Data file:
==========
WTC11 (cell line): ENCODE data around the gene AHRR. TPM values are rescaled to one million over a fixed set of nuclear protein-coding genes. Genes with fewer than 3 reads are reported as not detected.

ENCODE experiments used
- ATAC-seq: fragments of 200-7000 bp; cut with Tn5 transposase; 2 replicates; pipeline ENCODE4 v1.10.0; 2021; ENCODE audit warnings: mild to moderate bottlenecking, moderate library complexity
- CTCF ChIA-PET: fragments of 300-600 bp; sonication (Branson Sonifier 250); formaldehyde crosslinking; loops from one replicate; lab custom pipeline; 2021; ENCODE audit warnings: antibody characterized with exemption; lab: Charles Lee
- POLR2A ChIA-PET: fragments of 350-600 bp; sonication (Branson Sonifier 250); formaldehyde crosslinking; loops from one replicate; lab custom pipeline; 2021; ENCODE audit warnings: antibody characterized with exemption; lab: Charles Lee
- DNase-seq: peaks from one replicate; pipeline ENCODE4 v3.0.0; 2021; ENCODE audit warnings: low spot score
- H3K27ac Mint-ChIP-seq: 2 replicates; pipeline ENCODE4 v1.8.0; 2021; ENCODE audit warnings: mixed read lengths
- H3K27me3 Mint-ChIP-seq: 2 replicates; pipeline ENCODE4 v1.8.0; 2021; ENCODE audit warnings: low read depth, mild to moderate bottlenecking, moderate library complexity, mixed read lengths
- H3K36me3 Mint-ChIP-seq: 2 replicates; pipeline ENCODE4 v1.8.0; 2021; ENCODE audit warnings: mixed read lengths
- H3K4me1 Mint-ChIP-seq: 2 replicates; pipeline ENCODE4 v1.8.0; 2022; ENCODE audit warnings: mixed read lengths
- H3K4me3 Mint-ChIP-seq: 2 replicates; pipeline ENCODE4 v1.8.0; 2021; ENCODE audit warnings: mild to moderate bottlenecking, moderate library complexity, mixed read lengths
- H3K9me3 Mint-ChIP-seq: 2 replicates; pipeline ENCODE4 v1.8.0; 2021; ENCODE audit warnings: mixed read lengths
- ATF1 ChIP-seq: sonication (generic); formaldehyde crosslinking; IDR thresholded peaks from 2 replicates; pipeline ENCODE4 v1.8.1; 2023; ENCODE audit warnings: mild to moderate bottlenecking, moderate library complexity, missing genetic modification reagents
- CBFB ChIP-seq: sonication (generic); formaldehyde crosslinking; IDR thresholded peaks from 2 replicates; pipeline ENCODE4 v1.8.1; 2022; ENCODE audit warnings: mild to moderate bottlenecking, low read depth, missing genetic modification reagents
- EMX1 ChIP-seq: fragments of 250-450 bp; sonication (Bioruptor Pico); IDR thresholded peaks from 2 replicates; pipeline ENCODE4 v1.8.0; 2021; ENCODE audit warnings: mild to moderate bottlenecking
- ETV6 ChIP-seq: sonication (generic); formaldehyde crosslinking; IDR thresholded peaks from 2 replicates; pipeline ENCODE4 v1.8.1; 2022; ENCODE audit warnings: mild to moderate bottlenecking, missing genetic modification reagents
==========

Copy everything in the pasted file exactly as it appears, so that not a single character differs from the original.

WTC11 (cell line): ENCODE data around the gene AHRR. TPM values are rescaled to one million over a fixed set of nuclear protein-coding genes. Genes with fewer than 3 reads are reported as not detected.

ENCODE experiments used
- ATAC-seq: fragments of 200-7000 bp; cut with Tn5 transposase; 2 replicates; pipeline ENCODE4 v1.10.0; 2021; ENCODE audit warnings: mild to moderate bottlenecking, moderate library complexity
- CTCF ChIA-PET: fragments of 300-600 bp; sonication (Branson Sonifier 250); formaldehyde crosslinking; loops from one replicate; lab custom pipeline; 2021; ENCODE audit warnings: antibody characterized with exemption; lab: Charles Lee
- POLR2A ChIA-PET: fragments of 350-600 bp; sonication (Branson Sonifier 250); formaldehyde crosslinking; loops from one replicate; lab custom pipeline; 2021; ENCODE audit warnings: antibody characterized with exemption; lab: Charles Lee
- DNase-seq: peaks from one replicate; pipeline ENCODE4 v3.0.0; 2021; ENCODE audit warnings: low spot score
- H3K27ac Mint-ChIP-seq: 2 replicates; pipeline ENCODE4 v1.8.0; 2021; ENCODE audit warnings: mixed read lengths
- H3K27me3 Mint-ChIP-seq: 2 replicates; pipeline ENCODE4 v1.8.0; 2021; ENCODE audit warnings: low read depth, mild to moderate bottlenecking, moderate library complexity, mixed read lengths
- H3K36me3 Mint-ChIP-seq: 2 replicates; pipeline ENCODE4 v1.8.0; 2021; ENCODE audit warnings: mixed read lengths
- H3K4me1 Mint-ChIP-seq: 2 replicates; pipeline ENCODE4 v1.8.0; 2022; ENCODE audit warnings: mixed read lengths
- H3K4me3 Mint-ChIP-seq: 2 replicates; pipeline ENCODE4 v1.8.0; 2021; ENCODE audit warnings: mild to moderate bottlenecking, moderate library complexity, mixed read lengths
- H3K9me3 Mint-ChIP-seq: 2 replicates; pipeline ENCODE4 v1.8.0; 2021; ENCODE audit warnings: mixed read lengths
- ATF1 ChIP-seq: sonication (generic); formaldehyde crosslinking; IDR thresholded peaks from 2 replicates; pipeline ENCODE4 v1.8.1; 2023; ENCODE audit warnings: mild to moderate bottlenecking, moderate library complexity, missing genetic modification reagents
- CBFB ChIP-seq: sonication (generic); formaldehyde crosslinking; IDR thresholded peaks from 2 replicates; pipeline ENCODE4 v1.8.1; 2022; ENCODE audit warnings: mild to moderate bottlenecking, low read depth, missing genetic modification reagents
- EMX1 ChIP-seq: fragments of 250-450 bp; sonication (Bioruptor Pico); IDR thresholded peaks from 2 replicates; pipeline ENCODE4 v1.8.0; 2021; ENCODE audit warnings: mild to moderate bottlenecking
- ETV6 ChIP-seq: sonication (generic); formaldehyde crosslinking; IDR thresholded peaks from 2 replicates; pipeline ENCODE4 v1.8.1; 2022; ENCODE audit warnings: mild to moderate bottlenecking, missing genetic modification reagents